Larabee didn’t respond, but the look of appreciation was rare and Standish relished it more than he would have believed.
“What is this, Larabee?” Conklin demanded. “Where are the other so-called peacekeepers? Why are they conveniently out of town? Are you all in on this? Will you even kill Wilmington to make it look good? I’ll have you all in jail for this.”
“C’mon, Larabee,” a gambler grumbled. “You let them stop you with this threat? They’ll kill him no matter what, to slow you down while you have to deal with the body.”
There wasn’t a response to that. Larabee had the same thought himself. The glance he got from Standish showed he was also concerned. “If they do...” there were really no words.
Standish was surprised to hear fear beneath the venom, and the body language was difficult to watch. Larabee wanted to leave as much as he was determined they would all stay.


Larabee checked and found what he knew he’d find. Tanner’s wound was still seeping blood. The sun and heat were sapping their strength. He glanced over at Wilmington.

The man had his eyes closed and was slack-jawed. The heat was taking its toll. He had come to the same realization as Larabee. No one could sneak up on them on the slick shale. Not even Tanner could walk silently on that ground.

“What do you want!?” Larabee shouted. He was helpless to do anything but shout at an invisible enemy.

There was no answer. No bird noises, no rustling wind.

He looked over to see that Buck was staring at him now with dull eyes. 

“You got any plans, Chris?” he asked.

“God, Buck, how’d he get the drop on all three of us?”

“There’s a chance the horses will head back to town.” Buck offered with a shrug, “That might get them looking for us sooner.”

“If there was some way to buy some time.”

Buck craned his head slightly over a shorter ledge in the outcrop’s design. There was no shot in response.   He searched the ground for what he was looking for. He stood up and shook his legs to get the circulation going.

“What are you doing?” Larabee asked quietly, as if he wanted to be sure his voice didn’t carry.

Wilmington waggled his eyebrows and quickly dove over the low part of the outcrop and ran for the canteen he’d dropped earlier.

“Buck!” Larabee called.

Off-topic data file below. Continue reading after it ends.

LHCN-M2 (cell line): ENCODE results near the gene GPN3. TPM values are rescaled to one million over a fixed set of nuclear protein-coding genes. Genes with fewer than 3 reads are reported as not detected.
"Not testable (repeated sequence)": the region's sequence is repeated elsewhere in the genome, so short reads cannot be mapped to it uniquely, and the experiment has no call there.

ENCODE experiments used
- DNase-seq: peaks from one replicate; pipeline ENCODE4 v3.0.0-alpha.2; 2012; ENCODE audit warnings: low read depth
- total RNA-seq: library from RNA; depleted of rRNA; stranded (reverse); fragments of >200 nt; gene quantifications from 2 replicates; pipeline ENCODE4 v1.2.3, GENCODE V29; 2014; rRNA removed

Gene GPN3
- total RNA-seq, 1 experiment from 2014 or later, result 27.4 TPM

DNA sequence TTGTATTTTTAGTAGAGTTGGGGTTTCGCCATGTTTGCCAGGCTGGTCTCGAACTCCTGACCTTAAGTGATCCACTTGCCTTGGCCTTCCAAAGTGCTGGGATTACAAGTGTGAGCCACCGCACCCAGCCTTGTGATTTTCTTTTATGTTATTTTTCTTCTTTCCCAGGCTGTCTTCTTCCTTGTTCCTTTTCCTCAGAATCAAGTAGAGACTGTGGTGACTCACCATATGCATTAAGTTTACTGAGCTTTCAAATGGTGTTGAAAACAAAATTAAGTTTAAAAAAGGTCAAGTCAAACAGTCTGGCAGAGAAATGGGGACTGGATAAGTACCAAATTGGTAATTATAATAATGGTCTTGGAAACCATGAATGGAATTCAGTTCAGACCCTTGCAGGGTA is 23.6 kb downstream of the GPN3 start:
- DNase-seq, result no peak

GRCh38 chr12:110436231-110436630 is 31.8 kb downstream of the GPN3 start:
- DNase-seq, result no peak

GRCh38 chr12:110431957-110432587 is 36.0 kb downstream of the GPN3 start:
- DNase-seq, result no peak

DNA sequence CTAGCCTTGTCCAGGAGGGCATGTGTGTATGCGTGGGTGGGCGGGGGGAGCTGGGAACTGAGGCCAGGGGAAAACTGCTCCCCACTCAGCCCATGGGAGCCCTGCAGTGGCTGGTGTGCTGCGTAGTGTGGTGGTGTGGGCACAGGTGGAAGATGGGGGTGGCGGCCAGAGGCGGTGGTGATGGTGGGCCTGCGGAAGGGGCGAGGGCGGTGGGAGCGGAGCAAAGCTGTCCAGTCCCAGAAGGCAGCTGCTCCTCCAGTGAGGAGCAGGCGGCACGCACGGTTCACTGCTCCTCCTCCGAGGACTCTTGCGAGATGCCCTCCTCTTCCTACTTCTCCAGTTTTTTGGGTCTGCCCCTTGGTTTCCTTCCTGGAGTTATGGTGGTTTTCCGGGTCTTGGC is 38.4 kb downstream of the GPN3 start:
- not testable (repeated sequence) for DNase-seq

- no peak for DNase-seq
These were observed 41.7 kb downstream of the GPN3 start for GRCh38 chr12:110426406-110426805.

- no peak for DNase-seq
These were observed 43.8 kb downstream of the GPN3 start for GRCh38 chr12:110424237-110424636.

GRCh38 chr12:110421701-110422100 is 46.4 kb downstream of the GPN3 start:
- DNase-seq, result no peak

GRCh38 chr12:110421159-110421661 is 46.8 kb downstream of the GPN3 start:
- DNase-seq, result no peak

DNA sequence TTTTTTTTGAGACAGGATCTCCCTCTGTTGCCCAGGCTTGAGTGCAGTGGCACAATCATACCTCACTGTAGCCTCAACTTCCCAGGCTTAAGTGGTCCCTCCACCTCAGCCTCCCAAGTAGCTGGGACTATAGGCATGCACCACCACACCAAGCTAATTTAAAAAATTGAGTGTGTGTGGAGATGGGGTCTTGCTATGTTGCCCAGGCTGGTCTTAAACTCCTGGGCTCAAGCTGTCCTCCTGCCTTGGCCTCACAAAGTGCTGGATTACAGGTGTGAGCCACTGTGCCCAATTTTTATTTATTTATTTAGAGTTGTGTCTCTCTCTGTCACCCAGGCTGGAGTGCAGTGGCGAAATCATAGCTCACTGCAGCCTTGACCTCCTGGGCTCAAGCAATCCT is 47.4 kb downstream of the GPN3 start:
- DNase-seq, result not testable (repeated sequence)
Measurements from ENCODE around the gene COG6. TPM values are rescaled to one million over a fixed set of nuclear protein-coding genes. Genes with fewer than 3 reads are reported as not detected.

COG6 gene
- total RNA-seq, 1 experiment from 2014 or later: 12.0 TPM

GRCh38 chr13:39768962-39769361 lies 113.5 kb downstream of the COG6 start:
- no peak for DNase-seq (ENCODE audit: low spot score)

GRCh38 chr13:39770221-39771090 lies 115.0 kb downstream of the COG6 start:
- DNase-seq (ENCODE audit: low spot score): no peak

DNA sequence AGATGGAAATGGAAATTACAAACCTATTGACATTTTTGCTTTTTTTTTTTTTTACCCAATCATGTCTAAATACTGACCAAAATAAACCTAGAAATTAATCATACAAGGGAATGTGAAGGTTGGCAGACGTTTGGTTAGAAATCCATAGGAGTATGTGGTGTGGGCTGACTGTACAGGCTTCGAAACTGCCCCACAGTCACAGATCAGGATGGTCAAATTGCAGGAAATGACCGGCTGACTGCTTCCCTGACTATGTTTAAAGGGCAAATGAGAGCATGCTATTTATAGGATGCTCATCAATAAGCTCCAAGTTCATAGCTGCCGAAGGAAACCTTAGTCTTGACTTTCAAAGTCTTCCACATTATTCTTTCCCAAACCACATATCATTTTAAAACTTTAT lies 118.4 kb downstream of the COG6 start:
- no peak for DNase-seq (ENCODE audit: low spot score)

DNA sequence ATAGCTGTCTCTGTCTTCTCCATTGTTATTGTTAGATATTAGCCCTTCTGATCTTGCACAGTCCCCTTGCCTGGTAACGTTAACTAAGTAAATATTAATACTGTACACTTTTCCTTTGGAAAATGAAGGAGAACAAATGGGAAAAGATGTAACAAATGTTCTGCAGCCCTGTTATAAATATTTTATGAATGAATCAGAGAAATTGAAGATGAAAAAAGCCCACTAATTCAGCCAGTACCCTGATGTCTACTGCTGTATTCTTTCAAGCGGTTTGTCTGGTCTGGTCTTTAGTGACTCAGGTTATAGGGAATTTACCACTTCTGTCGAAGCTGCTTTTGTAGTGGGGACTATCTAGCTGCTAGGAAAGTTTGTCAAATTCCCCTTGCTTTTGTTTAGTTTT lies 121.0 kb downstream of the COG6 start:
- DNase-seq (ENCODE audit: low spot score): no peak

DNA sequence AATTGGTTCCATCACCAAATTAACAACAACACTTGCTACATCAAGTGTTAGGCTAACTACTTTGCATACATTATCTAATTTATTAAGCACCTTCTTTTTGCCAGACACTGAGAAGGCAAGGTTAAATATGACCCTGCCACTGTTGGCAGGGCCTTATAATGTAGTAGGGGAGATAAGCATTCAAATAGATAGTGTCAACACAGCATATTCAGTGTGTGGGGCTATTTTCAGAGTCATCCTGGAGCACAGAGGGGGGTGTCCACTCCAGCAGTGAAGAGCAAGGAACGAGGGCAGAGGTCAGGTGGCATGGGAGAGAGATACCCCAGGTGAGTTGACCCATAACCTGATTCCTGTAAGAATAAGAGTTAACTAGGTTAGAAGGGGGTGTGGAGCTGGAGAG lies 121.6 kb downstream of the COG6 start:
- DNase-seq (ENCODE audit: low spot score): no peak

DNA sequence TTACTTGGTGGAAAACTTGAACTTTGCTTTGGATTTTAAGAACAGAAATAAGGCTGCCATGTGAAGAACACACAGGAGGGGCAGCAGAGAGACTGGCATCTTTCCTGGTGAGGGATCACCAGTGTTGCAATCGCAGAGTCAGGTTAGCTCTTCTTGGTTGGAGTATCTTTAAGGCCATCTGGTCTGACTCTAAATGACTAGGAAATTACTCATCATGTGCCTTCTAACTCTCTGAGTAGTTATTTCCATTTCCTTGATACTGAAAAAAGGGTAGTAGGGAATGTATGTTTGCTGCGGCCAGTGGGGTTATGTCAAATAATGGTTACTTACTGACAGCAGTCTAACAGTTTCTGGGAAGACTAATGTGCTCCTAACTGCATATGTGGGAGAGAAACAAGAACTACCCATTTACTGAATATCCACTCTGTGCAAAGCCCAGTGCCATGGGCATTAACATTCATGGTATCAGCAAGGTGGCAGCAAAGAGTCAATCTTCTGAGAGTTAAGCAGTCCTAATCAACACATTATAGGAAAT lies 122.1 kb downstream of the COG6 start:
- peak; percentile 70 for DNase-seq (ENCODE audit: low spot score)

Immediately gunshots sent plumes of sand up at Buck’s feet. 

Larabee finally identified the location of the shooter from the muzzle blasts and puffs of smoke from the rifle barrel. He returned fire, but knew it was useless.

Grabbing the canteen, Buck sprinted back to cover, dove over the low part of the outcrop and slid on the sharp stones and did a face plant on the ground.

Larabee crawled over to his friend. “You are a fool.” He grabbed the arm where the shirt was torn on the stones. Buck’s forearm was bleeding in several places and the shale had scraped his face.

“Yeah, yeah, but I couldn’t break my fall without spilling the water.” He said, ignoring the fact that he knew Chris was referring to his breaking cover in the first place. He held up the canteen with a bullet hole in one side and a large dent where the bullet almost went through on the other. It was wet, clearly much of the water had seeped out of the hole. He scrambled over to Vin. With some maneuvering they were able to get a few swallows in their friend without losing it all through the bullet hole. “Bought us a little time.”

“Prolonging the inevitable?” the ethereal voice called as a counter point to Buck’s statement. “I should have shot you, but that’s not the game. Is it Larabee?”

Chris and Buck exchanged glances. Chris shook his head. He didn’t know what the man meant.

“And then there’s the bonus. Steele’s book said your Vin was a heathen and only had the one name. Come to find out his last name was never mentioned because he’s wanted for murder in Texas. Five hundred dollars. Dead or alive. A bonus.”

“You need to think of something, Pard,” Buck said to Chris. “This ain’t normal for a man, playing like we’re rats and he’s the cat. He ain’t right.”

“Where the hell is everyone?” Larabee hissed as he and Standish stood by the door waiting for the hour to be up. 
“Messrs Sanchez and Jackson didn’t like the atmosphere in town and left three days ago. They should be back this morning,” Standish stated matter-of-factly. “Mr. Tanner took our young sheriff with him on patrol. I think he expected to make a visit to the Wells’ spread. Apparently the boy needed a distraction from some earlier confrontation.” How could the man sound so subtle and at the same time cut to the quick with the unspoken allegation that Larabee’s actions had led to this moment when all of the others wanted to be out of town and away from him?